60 Second Geography-The Cycladic Islands
60 Second Geography – Cycladic Islands
The Cycladic Islands are the most well known of the Greek Islands and include Santorini and Mykonos which are the two most popular islands in Greece. Ferry trips are not short – 4 to 5 hours to the closest islands (Kythnos, Syros, Tinos, Mykonos, Sifnos) and from 8 to 10 hours to the furthest (Santorini) depending on the number of stops. There are high speed ferries, but with half the time, comes twice the cost. There are daily ferries from Pireaus to all these islands, with the exception of Kea which you get to from Lavrion and Andros which you get to from Rafina.
- Myconos is the most cosmopolitan of all the Greek Islands and attracts visitors from all over the world-particularly artists and intellectuals.
- One of the greatest treats on Mykonos is the architecture. Brilliant white houses with stepped walls and brightly colored balconies offer a great contrast to the surrounding area.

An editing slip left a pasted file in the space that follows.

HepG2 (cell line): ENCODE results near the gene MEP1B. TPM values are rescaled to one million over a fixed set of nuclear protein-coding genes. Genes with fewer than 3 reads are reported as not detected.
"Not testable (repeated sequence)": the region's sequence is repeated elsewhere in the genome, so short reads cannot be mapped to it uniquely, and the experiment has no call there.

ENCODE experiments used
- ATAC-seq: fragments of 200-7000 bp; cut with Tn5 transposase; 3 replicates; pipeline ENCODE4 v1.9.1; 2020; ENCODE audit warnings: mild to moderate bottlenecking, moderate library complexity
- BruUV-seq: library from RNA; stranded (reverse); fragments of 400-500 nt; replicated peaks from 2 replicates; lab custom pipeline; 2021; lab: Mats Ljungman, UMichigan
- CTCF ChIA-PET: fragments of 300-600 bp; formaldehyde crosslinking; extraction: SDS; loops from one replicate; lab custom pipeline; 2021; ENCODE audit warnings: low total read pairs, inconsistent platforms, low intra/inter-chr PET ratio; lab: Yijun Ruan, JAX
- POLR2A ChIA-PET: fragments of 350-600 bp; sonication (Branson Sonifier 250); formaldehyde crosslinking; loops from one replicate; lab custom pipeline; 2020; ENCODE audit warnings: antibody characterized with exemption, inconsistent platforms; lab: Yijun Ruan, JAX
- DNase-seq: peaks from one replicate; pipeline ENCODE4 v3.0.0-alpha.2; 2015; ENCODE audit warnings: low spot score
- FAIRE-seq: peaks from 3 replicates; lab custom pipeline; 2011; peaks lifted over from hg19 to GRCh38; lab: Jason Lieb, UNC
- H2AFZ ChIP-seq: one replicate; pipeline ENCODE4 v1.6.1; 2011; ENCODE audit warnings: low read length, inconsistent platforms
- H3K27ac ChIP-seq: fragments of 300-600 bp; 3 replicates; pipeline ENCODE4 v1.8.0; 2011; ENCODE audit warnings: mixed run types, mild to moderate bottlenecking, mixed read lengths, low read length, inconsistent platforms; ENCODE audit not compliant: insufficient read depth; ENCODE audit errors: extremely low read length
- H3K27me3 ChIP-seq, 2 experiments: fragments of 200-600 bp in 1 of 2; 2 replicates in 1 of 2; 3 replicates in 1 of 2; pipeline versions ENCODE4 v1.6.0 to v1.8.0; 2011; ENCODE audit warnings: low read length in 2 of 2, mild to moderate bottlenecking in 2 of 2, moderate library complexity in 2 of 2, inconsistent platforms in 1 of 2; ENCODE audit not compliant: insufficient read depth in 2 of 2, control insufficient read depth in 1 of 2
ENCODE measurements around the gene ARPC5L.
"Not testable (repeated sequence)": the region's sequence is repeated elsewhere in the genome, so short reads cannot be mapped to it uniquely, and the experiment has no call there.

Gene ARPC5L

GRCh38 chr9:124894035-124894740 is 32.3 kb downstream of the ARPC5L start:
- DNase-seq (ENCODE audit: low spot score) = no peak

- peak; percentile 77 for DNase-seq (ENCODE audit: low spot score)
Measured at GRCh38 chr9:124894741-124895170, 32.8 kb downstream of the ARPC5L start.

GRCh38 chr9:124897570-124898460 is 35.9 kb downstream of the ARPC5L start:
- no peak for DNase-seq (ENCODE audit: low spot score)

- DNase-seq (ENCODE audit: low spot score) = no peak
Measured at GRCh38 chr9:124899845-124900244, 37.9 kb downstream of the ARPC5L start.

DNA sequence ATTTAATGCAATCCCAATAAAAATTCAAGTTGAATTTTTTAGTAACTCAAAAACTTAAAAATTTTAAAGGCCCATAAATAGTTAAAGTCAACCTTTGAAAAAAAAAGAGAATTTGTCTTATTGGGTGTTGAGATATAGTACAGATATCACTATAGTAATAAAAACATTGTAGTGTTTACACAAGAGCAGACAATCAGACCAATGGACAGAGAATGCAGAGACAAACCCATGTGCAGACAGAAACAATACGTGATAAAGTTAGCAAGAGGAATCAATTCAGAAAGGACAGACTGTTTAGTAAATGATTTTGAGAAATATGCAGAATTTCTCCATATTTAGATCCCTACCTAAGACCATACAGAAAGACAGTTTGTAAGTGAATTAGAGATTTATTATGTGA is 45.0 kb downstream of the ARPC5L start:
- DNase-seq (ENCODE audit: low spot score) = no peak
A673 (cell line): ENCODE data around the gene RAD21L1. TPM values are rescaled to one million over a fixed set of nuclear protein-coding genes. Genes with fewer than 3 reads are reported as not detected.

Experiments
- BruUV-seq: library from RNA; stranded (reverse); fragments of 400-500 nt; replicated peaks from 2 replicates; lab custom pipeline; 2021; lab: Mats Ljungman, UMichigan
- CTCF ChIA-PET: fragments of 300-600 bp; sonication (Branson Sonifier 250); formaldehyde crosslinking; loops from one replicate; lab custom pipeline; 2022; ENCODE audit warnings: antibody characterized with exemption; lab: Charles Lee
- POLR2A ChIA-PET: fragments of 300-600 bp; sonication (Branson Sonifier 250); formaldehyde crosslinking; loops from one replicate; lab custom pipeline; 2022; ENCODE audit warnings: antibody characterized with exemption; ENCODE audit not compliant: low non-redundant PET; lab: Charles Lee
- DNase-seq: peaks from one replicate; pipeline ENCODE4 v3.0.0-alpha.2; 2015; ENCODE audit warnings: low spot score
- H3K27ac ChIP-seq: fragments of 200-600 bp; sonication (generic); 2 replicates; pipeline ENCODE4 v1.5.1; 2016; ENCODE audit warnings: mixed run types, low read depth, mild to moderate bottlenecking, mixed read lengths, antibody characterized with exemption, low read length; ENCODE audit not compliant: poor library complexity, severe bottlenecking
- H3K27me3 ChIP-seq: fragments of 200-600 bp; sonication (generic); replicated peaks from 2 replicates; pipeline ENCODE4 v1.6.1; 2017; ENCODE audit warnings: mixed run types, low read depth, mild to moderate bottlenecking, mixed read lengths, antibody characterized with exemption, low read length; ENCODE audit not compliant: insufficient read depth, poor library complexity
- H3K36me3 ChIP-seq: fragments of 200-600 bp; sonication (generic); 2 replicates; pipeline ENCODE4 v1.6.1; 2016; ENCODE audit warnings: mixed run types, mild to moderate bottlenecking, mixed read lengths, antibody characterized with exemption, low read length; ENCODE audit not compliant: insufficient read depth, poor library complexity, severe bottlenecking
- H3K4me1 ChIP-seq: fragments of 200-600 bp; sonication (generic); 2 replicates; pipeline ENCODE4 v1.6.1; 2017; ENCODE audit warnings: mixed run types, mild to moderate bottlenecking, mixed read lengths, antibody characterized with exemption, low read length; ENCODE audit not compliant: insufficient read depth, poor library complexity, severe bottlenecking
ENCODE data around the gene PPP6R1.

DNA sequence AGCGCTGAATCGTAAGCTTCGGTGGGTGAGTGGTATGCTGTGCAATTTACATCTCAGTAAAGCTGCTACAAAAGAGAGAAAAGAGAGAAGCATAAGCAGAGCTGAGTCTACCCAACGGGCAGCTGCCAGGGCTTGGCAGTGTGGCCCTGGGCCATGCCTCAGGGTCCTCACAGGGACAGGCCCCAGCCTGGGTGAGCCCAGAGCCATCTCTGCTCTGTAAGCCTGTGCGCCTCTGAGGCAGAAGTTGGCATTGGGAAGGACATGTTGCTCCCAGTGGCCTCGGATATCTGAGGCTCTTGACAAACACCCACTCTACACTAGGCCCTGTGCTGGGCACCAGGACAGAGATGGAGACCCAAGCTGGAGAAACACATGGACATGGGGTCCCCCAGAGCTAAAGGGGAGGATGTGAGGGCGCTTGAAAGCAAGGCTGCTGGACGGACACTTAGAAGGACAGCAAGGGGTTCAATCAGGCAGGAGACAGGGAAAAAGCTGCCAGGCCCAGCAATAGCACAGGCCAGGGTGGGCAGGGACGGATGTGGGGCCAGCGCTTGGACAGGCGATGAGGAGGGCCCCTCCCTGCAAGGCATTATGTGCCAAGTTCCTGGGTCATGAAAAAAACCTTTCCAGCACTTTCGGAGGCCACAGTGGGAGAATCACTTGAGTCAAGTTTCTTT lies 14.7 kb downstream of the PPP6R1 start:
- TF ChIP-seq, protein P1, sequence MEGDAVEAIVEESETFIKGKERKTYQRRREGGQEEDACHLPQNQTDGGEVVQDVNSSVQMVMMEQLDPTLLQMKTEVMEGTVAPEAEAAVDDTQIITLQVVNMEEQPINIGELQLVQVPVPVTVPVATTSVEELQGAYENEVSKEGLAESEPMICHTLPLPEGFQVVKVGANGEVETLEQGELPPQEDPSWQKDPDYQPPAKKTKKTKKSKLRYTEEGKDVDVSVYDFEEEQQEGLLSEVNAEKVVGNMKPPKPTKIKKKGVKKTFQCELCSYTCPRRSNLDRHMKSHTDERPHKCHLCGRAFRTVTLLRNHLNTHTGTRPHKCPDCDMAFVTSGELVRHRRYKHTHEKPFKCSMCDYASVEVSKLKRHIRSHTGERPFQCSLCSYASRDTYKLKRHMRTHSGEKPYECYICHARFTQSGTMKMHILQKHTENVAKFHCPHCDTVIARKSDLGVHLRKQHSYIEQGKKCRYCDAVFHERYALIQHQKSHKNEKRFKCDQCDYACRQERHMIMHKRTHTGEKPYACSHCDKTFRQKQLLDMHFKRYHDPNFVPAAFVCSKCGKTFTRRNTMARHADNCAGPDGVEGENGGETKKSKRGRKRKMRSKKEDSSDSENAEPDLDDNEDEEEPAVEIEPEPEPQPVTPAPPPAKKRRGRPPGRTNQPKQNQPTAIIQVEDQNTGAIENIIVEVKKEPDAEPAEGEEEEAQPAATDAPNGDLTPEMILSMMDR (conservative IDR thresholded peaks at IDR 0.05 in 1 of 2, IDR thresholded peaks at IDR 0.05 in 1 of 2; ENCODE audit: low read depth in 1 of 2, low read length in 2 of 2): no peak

- The churches of Mykonos are also worth the visit. In particular, Our Lady Paraportiani is a wonderful arrangement of whitewashed masses created over the centuries and is now recognized as a national cultural monument.
- The history of Mykonos is somewhat of a mystery and without much documentation. It is believed it was ceded to the Ghisi family in 1207.
- In Myconos beach lovers will find outstanding golden beaches such as Agios Stefanos, Psarou, Kalafatis, Platis Gialos, Ornos, Elia and Panormos.
- Paros is the third largest island in the Cyclades with a very unusual topography. Because the mountains are concentrated in the center of the southeastern part of the island, there are several flat areas for agriculture and the beaches are an easy reach.
- There are two natural gulfs on Paros-Naoussa in the north and Parikia on the west side, perfect for protected swimming.
- Paros was one of the first inhabited islands in the chain and was considered the center of Cycladic civilization.
- Parikia, is a typical Cycladic town on Paros with paved streets, archways, dazzling white homes interspersed with churches and windmills.
- During the 6th and 5th century BC there was a school of sculpting on Paros and art and letters flourished.
- Paros is an ideal destination for those in search of cosmopolitan bustle and for those in search of solitude.
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